The average Philadelphian spends 6.7% of their income on energy. That’s more than twice the national average. As the city of Philadelphia explores decarbonization and renewable energy options, we need to make sure our solutions are addressing Philadelphia’s energy burden.
Energy in Philadelphia
Philadelphia Gas Works (PGW) is the city-owned gas utility of Philadelphia. PGW produces 24% of greenhouse gas emissions in Philadelphia and serves almost 500,000 customers. They are one of the most important players in the city’s goal to reach carbon neutrality by 2050.
Philadelphia’s Office of Sustainability and PGW recently released a Business Diversification Study which explores the ways in which PGW can work to reduce greenhouse gas emissions while simultaneously sustaining jobs and addressing the energy burden placed on low and moderate-income families.
This study offers a glimpse into the future of PGW’s sustainability initiatives by presenting three pilot programs that PGW plans on pursuing. In order to hold PGW accountable and understand which energy programs offer viable, affordable, and sustainable options for the future, it’s important to explore the implications of these potential energy solutions.
Pilot Program #1: Weatherization
Weatherization is the process of improving energy efficiency in order to reduce energy usage and decrease the amount of outside air entering the building. This requires less energy usage and costs during the winter months because weatherization decreases the amount of cold air entering a building.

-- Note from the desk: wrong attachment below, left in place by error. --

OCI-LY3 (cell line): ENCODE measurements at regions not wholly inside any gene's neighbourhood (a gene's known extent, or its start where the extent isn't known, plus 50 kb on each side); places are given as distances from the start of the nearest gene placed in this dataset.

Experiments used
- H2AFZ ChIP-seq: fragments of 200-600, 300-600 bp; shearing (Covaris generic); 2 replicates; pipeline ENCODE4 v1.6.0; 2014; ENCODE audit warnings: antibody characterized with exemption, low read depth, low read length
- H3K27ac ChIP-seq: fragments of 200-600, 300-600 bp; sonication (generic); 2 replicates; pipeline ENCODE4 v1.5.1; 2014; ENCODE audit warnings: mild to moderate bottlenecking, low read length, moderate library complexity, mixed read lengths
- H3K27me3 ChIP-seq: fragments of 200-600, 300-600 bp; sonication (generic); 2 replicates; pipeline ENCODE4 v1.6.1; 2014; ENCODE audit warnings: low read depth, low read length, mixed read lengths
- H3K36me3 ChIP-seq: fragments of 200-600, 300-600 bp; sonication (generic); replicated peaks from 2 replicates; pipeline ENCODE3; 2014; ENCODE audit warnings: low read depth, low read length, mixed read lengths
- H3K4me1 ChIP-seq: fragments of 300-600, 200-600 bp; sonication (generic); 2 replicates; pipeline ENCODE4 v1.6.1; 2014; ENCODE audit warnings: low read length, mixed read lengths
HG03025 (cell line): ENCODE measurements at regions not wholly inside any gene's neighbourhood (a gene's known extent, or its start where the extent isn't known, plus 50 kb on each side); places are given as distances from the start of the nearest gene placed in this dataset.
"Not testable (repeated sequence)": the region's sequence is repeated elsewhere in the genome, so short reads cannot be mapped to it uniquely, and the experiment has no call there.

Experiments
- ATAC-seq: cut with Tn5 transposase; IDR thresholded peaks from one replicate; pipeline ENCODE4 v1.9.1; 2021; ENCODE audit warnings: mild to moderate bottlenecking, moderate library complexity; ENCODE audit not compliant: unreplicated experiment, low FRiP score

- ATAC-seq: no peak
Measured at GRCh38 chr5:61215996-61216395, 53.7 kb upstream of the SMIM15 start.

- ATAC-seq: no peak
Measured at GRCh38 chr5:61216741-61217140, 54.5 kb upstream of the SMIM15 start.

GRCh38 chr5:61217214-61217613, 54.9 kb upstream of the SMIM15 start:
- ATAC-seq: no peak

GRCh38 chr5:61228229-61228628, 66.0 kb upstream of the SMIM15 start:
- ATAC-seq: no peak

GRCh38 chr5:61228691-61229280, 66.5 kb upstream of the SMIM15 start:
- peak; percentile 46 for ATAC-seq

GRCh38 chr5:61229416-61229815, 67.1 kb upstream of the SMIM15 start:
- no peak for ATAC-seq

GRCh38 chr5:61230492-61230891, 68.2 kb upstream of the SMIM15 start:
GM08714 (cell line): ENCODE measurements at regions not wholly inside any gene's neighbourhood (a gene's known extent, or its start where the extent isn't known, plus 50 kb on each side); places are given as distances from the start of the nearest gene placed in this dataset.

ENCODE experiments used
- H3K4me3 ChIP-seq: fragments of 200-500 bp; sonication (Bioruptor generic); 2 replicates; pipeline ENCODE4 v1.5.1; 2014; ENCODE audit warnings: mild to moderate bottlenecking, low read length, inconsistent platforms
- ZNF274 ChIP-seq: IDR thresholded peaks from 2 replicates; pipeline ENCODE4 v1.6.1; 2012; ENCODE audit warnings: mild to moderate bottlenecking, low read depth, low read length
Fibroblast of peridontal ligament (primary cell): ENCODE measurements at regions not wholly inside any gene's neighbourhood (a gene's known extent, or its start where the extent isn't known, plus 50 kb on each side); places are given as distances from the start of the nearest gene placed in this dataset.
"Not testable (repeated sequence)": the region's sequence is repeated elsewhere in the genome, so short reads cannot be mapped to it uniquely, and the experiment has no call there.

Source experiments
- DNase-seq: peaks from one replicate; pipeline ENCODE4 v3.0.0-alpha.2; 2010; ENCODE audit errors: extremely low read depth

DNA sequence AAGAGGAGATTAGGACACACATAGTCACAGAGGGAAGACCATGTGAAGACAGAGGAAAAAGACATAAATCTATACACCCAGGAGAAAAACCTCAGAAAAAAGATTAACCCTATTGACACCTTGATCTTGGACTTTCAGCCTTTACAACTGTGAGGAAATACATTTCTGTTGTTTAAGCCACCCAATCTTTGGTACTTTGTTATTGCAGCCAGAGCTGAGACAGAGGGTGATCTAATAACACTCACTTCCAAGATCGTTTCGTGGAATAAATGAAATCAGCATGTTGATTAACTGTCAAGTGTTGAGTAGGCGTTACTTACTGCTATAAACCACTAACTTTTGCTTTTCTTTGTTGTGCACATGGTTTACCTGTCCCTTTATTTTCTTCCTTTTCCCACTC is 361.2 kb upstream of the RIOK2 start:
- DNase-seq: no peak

The process of weatherization typically requires a larger upfront investment to make changes to a building such as improving insulation, sealing air ducts, and replacing and sealing drafty doors and windows.
The intent is that these investments will pay off in the long run by decreasing energy costs.
PGW already has a weatherization program, but the pilot program would expand weatherization efforts to low and moderate-income households by utilizing an on-bill financing method. This program would have PGW pay the upfront costs of weatherization improvements to a home, and then this money would be recovered through a monthly payment on the customer’s energy bill.
However, a representative from Community Legal Services, a Philadelphia-based group that provides legal services to low-income families, expressed disapproval of the on-bill financing program as a method of addressing Philadelphia’s energy burden.
The representative mentioned that there are programs in the city that will make weatherization improvements to houses of low-income residents for free, which is a more viable and affordable option for families who may not be able to afford the extra monthly payment.
Pilot Program #2: Networked Geothermal Systems
While the weatherization pilot program is an extension of PGW’s existing programs, the other two programs presented in the report are completely new to PGW. The second program, which is set to begin with a feasibility study rather than the implementation of a full pilot program, involves the exploration of networked geothermal district systems.